The Time Traveler's Wife Reviews

  • The Time Traveler's Wife is built as a game that the audience learns to play, and after a while, yes, we do get the hang of it.

    Owen Gleiberman — Entertainment Weekly

  • Often ridiculous, awkward, unsatisfying and dour melodramatic adaptation.

    Manohla Dargis — New York Times

  • The tasty nuggets of fun drown in all the soupy seriousness, but this time travel is sometimes an interesting ride.

    Peter Bradshaw — Guardian [UK]

  • The Time Traveler's Wife tries to transcend time and place, but it ultimately becomes bogged down in details.

    Claudia Puig — USA Today

  • What makes The Time Traveler's Wife work as drama, and certainly better than it might have, is an unhesitating emotional commitment on the part of the actors.

    John Anderson — Washington Post

  • The Time Traveler's Wife is told with a tenderness that's unusual in a major motion picture but that leads mostly to dullness.

    Ty Burr — Boston Globe

  • This thoroughness may impress fans of the bestseller source novel, but will disappoint anyone looking for transport from a movie -- being a time traveler's wife, it turns out, is mostly a drag.

    Nick Pinkerton — Village Voice

  • It's hard to live in stolen moments, but trying to find a few enjoyable ones in The Time Traveler's Wife is nearly impossible.

    Joe Neumaier — New York Daily News

  • The movie moves at such an agonizingly stately pace that by the end, side effects be damned, Henry's time-traveling gene starts to look mighty appealing.

    Joanne Kaufman — Wall Street Journal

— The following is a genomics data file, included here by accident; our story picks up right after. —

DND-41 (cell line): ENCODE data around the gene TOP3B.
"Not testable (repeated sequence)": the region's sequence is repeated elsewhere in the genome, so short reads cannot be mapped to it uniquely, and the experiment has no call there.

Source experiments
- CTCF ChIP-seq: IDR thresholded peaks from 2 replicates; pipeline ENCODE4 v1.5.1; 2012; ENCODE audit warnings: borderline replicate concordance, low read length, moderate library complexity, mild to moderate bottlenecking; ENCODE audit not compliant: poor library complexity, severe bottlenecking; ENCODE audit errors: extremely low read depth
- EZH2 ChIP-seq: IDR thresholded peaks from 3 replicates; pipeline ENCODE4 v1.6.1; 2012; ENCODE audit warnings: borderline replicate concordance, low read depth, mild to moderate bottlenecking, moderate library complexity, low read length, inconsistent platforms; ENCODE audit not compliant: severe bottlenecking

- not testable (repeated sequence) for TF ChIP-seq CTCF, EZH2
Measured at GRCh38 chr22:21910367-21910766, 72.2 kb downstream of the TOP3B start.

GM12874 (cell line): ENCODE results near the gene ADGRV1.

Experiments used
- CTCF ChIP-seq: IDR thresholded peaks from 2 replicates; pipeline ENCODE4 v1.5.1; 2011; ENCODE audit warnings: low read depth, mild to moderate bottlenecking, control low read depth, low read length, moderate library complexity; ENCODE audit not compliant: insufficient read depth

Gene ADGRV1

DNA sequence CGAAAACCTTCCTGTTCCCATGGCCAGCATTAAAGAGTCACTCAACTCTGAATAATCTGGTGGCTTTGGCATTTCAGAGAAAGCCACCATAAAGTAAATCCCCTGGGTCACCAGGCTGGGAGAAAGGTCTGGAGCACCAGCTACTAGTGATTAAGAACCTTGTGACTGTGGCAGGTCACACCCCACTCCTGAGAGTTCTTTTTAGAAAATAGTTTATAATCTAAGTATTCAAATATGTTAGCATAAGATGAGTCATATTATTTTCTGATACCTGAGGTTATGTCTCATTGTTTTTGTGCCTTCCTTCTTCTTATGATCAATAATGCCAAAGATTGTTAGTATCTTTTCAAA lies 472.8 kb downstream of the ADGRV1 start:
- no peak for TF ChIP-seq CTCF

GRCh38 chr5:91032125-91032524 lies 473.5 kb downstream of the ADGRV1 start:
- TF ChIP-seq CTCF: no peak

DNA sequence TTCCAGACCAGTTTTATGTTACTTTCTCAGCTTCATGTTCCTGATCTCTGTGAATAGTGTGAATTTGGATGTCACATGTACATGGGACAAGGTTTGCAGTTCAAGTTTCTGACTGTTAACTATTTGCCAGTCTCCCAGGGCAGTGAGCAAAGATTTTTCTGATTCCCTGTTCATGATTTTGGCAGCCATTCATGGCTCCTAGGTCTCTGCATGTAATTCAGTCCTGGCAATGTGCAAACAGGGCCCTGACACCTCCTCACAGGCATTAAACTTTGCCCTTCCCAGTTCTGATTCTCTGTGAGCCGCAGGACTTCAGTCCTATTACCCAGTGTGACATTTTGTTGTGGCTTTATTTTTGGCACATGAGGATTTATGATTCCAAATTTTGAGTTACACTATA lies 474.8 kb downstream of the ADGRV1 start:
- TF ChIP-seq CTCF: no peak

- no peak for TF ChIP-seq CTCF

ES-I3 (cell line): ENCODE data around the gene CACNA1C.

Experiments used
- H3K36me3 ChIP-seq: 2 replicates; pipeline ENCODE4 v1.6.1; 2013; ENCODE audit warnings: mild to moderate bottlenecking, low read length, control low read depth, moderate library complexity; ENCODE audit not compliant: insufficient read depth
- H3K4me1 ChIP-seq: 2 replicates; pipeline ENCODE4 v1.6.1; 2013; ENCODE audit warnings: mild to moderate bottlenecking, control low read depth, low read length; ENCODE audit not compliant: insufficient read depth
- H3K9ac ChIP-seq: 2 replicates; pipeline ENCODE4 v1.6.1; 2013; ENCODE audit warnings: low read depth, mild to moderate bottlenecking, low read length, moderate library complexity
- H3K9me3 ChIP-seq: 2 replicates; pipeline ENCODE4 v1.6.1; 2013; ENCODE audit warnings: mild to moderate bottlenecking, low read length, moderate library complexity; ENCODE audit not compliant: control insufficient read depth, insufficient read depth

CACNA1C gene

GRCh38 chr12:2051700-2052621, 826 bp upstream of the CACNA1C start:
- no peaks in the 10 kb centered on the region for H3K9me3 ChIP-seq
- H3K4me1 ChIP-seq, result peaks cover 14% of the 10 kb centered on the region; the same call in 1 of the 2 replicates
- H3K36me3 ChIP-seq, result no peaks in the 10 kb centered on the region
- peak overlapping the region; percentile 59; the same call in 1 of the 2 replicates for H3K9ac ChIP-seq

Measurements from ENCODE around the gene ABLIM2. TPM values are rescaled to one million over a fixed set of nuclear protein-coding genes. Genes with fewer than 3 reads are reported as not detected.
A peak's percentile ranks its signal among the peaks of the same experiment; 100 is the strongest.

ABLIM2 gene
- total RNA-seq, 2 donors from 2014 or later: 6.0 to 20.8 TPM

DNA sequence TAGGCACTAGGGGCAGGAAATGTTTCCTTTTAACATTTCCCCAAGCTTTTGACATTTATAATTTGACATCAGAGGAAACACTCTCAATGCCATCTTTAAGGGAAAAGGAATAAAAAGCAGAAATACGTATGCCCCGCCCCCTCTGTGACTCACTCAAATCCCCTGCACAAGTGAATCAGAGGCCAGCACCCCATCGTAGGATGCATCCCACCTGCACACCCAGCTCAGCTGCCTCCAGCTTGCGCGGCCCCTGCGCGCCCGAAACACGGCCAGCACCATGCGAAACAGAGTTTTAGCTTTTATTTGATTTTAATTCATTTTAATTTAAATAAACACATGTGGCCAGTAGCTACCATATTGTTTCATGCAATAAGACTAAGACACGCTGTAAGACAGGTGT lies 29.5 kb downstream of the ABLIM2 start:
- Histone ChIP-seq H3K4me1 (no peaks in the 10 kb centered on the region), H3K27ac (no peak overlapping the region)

• The movie moves fast, as though to distract you from these shortcomings and the nearly total absence of logic.

    Kathleen Murphy — MSN Movies

  • I'm over the moon about this movie, which smooths out the psychological dissonances in Audrey Niffenegger's fine novel but is still an emotional workout.

    David Edelstein — New York Magazine

  • If you allow yourself to think for one moment of the paradoxes, contradictions and logical difficulties involved, you will be lost. The movie supports no objective thought.

    Roger Ebert — Chicago Sun-Times

  • The emotions and crises feel pre-sanded, smooth to the point of blandness. The transitional disappearances are routine.

    Michael Phillips — Chicago Tribune

  • A kooky, head-spinning romantic mess.

    Steven Rea — Philadelphia Inquirer

  • An uninspired alternative to comic book pandemonium and solemn family dramas, a gloppy serving of late summer corn.

    Colin Covert — Minneapolis Star Tribune

  • The fact that Bana is a bit of a cold fish and real sparks never really ignite between he and McAdams, who is 10 years his junior, doesn't help matters.

    Adam Graham — Detroit News

  • Maybe the novel by Audrey Niffenegger, which a number of people seem to have read and enjoyed, was more convincing, but the unsatisfactory, yo-yo script by Bruce Joel Rubin, makes no real effort to explore the inner emotions of the characters.

    Rex Reed — New York Observer

  • Fairly irresistible nonsense.

    Justin Chang — Variety

  • A Twilight Zone premise written like a Mariah Carey song, The Time Traveler's Wife is destined for a warm welcome on an obscure cable network. The Spinster Movie Station? The Lonely Hearts Channel?

    Kyle Smith — New York Post

  • An elegy to love, fate, loss and free will, The Time Traveler's Wife is to science fiction what Twilight is to vampire tales -- a femme-centric exploration of relationships wrapped in genre fiction.

    Roger Moore — Orlando Sentinel

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